The IPA boom that you may have noticed at your local restaurant/bar/beer shop/bodega/grocery store is forcing brewers to innovate in the quest to cram more hops into every batch. Conventional brewing wisdom saw hop pellets and dried flowers go in at the start of a boil, the end, and then after fermentation. But the hoppiest brewers have already hit the limit of how much physical hop flower can go into a beer (about three pounds per keg) before a soggy kale taste sets in. Nobody likes soggy kale.
Here are the new tools and tricks for making ridiculously hoppy beer that you will want more than one of.
1. Lupulin Powder
Used for flavor and aroma, is three times more potent than traditional hop pellets, says John Paul Maye, technical director for Hopsteiner hops company. Dried hop flowers are cooled to minus 40 degrees Fahrenheit, freezing the lupulin sacks at the base of hop leaves. The flowers pass through a series of rolling sieves, separating the concentrated packets of hop oils from the leaves.
2. Debittered Leaves
The cast-off from lupulin powder, these leaves act like low-bitterness European hops, and add tannins and mouthfeel. We used it in our lager (see below) to add a kick of old-school pilsner character under the bright, lupulin-powder aroma.
3. CO2 Extract Hop Oil
Hop-oil extract replaces bittering hop pellets added at the start of the boil. It can also provide aroma and flavor, but that’s often frowned on as too untraditional.
4. Whirlpool Addition
After the boil, the unfermented beer remains near-boiling during the 30 to 60 minutes it takes to pump a batch through a whirlpool filter and heat exchange before it hits the fermenter. The slightly lower temperature volatilizes less aromatic oil—just like you brew coffee sub-boiling—while still dispersing hoppy compounds into the wort, making it a more effective addition than late in the boil.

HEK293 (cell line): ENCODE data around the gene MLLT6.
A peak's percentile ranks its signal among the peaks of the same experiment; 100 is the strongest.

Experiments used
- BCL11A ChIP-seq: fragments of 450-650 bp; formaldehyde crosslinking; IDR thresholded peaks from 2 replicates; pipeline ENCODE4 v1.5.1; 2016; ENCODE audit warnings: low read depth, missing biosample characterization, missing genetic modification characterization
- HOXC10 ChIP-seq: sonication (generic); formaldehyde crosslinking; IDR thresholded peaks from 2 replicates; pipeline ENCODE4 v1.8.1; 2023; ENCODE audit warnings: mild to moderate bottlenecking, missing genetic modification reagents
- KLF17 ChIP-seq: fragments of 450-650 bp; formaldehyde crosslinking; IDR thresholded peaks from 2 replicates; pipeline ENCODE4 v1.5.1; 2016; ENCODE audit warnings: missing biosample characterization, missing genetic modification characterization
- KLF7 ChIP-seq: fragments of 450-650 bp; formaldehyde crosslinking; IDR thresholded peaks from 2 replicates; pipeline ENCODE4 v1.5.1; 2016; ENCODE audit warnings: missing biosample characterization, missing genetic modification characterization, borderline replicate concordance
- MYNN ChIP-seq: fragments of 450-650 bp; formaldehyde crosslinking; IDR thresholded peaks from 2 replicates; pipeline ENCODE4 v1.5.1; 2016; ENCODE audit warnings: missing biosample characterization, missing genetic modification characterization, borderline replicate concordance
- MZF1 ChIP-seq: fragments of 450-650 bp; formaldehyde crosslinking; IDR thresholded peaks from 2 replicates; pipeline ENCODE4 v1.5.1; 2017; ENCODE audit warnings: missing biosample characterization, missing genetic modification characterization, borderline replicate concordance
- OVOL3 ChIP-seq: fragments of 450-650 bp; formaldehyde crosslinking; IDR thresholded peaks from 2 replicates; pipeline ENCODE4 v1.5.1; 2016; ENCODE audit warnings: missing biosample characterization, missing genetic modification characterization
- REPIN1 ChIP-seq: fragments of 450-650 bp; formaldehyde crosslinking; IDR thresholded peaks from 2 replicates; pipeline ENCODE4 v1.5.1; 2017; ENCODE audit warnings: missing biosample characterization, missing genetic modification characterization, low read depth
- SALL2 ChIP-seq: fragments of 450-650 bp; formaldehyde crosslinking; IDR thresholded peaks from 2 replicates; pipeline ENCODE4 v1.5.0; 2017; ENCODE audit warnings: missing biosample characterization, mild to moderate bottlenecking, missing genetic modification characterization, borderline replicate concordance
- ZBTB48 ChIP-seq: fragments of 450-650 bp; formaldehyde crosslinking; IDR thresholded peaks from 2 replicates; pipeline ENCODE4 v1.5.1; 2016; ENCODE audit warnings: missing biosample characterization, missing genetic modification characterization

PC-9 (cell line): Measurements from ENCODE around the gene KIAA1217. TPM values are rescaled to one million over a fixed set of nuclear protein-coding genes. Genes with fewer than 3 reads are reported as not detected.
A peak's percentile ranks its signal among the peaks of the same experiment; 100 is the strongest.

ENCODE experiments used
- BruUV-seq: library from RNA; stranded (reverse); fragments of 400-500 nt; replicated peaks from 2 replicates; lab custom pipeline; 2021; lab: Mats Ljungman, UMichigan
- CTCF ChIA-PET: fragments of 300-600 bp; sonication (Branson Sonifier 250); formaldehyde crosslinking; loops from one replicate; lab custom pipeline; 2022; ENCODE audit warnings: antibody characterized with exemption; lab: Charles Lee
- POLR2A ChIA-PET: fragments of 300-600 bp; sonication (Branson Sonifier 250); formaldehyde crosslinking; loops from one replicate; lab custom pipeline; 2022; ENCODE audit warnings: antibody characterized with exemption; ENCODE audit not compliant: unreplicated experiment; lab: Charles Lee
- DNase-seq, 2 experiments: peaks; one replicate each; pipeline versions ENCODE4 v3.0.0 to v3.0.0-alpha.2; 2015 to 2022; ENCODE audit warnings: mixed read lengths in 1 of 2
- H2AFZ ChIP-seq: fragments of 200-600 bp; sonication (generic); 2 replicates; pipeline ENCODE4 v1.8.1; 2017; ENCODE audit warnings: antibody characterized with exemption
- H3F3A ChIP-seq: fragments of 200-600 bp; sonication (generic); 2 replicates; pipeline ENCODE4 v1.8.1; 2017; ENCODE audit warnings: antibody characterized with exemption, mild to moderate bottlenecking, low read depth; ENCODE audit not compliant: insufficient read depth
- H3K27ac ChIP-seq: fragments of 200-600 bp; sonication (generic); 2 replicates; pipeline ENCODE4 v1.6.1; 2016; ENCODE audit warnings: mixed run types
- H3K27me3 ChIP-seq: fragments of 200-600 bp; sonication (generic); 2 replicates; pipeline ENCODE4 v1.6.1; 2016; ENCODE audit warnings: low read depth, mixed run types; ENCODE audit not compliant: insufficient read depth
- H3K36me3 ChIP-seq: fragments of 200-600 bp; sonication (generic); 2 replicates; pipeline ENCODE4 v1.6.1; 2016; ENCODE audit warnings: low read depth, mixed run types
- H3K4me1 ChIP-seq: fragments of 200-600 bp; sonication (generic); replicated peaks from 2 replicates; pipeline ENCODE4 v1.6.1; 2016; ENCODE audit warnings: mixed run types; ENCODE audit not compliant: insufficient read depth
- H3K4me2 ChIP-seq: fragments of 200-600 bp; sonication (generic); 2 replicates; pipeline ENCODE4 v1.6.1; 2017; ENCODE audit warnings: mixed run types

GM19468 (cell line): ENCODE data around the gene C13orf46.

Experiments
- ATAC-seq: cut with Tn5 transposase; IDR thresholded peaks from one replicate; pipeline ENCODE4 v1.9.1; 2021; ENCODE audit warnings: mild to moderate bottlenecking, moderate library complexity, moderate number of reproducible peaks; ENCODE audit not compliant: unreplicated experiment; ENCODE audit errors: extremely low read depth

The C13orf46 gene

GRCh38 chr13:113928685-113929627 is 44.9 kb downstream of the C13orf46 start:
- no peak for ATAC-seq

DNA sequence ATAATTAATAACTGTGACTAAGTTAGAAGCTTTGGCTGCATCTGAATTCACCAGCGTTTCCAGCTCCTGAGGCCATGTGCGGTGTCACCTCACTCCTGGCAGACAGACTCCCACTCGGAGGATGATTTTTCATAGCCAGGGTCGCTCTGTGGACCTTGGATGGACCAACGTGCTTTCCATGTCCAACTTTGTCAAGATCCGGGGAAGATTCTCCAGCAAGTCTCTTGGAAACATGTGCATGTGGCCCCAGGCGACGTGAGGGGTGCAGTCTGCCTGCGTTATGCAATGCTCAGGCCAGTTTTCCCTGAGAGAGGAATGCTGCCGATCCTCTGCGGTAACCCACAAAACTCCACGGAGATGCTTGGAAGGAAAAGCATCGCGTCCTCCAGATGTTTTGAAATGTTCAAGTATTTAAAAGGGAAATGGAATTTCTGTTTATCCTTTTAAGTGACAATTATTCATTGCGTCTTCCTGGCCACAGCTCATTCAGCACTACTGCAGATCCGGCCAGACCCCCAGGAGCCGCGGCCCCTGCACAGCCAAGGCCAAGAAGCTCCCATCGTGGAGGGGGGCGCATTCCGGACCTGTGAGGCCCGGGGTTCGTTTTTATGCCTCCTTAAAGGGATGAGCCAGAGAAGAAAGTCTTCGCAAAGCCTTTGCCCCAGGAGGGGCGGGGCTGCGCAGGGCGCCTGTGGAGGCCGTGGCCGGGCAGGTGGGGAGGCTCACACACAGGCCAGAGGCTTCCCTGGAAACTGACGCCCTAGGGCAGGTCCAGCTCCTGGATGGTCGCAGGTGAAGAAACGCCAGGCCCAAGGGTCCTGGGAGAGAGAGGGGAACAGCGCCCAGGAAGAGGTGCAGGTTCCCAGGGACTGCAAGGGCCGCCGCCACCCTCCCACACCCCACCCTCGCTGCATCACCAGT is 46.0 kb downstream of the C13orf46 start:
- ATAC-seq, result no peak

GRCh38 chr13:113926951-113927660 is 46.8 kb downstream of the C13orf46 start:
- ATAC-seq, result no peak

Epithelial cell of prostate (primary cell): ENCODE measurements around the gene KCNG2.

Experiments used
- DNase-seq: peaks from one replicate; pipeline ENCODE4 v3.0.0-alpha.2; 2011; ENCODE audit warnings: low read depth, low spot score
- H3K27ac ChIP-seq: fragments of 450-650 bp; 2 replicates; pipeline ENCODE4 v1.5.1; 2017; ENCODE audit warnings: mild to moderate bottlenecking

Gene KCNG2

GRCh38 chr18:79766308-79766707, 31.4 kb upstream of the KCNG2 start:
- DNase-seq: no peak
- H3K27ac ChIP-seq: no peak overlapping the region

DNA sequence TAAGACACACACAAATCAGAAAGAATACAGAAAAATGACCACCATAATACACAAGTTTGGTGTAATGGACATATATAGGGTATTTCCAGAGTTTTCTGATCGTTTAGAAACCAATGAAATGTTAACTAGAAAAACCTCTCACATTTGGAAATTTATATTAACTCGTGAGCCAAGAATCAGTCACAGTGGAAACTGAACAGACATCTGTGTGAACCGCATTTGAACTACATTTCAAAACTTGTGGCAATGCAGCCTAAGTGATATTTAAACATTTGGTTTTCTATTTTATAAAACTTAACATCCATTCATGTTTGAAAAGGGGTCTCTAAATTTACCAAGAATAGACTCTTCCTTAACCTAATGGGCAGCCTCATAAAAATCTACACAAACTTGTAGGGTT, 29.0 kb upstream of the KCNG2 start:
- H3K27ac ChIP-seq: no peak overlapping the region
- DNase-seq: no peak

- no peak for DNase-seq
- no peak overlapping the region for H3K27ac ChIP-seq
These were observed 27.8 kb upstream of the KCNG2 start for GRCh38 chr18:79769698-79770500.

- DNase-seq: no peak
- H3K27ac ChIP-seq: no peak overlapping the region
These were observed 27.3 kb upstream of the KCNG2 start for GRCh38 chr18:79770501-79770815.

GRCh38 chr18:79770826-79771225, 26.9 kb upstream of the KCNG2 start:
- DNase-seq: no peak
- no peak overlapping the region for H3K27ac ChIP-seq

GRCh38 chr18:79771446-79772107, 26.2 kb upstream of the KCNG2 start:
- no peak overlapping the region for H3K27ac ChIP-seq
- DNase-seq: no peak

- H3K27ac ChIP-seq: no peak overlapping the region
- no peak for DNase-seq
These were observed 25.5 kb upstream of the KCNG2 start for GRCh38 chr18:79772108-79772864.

5. Fermentation Dry Hopping
Adding hops while the yeast ferments increases and extraction thanks to the heat and movement yeast generates. Some yeast strains also interact with hop oils, typically amplifying juicy flavors and muting the piney notes.
We Made a Beer
To test these new methods, we teamed up with New York’s Blue Point Brewing. But instead of making another IPA, we brewed a pre-Prohibition lager inspired by what American brewers were making in 1902, the year Seniorhelpline launched. That means we used a handful of America’s most abundant grain, corn, a traditional lager yeast, and bittering hops from New York, once the country’s leading hop producer. In addition to those hop pellets, we poured debittered leaves into the kettle, lupulin powder into the whirlpool, and more powder and pellets in for primary fermentation. The resulting brew captured the herbal lemon flavors of an old-world German pilsner and the juicy aromas from today’s biggest IPAs.
This story appears in the Jan/Feb 2018 issue.